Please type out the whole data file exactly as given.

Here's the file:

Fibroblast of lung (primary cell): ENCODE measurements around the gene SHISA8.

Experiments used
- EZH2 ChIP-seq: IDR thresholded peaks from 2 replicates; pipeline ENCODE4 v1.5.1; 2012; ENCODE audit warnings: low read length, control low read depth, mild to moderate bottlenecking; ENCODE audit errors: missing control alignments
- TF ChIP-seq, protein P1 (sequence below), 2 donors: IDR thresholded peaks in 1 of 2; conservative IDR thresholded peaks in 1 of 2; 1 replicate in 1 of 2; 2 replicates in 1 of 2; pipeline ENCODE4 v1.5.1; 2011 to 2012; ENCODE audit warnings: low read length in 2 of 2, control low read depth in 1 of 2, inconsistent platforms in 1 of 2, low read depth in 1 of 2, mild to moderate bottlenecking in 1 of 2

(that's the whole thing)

Fibroblast of lung (primary cell): ENCODE measurements around the gene SHISA8.

Experiments used
- EZH2 ChIP-seq: IDR thresholded peaks from 2 replicates; pipeline ENCODE4 v1.5.1; 2012; ENCODE audit warnings: low read length, control low read depth, mild to moderate bottlenecking; ENCODE audit errors: missing control alignments
- TF ChIP-seq, protein P1 (sequence below), 2 donors: IDR thresholded peaks in 1 of 2; conservative IDR thresholded peaks in 1 of 2; 1 replicate in 1 of 2; 2 replicates in 1 of 2; pipeline ENCODE4 v1.5.1; 2011 to 2012; ENCODE audit warnings: low read length in 2 of 2, control low read depth in 1 of 2, inconsistent platforms in 1 of 2, low read depth in 1 of 2, mild to moderate bottlenecking in 1 of 2